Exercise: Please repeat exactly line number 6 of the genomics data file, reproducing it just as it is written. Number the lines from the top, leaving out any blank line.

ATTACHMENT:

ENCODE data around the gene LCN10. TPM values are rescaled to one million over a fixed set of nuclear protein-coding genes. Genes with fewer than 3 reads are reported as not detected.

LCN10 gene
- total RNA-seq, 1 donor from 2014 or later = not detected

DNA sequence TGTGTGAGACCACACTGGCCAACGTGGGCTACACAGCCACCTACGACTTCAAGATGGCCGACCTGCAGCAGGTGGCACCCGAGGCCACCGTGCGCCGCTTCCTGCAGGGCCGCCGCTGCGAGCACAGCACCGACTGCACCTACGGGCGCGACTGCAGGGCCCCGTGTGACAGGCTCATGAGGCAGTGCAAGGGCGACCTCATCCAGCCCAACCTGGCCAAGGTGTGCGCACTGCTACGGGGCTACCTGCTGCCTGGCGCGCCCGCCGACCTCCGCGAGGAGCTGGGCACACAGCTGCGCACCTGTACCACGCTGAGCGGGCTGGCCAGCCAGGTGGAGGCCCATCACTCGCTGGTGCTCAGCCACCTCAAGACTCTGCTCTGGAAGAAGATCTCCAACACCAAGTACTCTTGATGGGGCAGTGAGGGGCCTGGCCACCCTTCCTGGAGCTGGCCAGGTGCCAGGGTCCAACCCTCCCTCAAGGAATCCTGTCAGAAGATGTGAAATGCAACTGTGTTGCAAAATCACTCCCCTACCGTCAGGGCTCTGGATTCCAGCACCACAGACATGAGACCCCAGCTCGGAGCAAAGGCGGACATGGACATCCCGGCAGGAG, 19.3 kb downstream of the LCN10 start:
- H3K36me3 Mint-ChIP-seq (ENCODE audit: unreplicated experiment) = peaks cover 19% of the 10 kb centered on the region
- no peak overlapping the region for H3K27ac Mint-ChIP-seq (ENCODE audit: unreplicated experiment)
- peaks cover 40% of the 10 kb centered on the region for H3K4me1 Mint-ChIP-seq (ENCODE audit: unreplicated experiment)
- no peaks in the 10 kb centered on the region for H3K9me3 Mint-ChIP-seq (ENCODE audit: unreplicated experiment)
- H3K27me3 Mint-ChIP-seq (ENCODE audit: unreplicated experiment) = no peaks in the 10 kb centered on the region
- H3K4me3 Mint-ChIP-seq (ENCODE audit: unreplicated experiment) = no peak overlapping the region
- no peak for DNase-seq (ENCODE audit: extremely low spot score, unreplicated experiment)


- no peak overlapping the region for H3K27ac Mint-ChIP-seq (ENCODE audit: unreplicated experiment)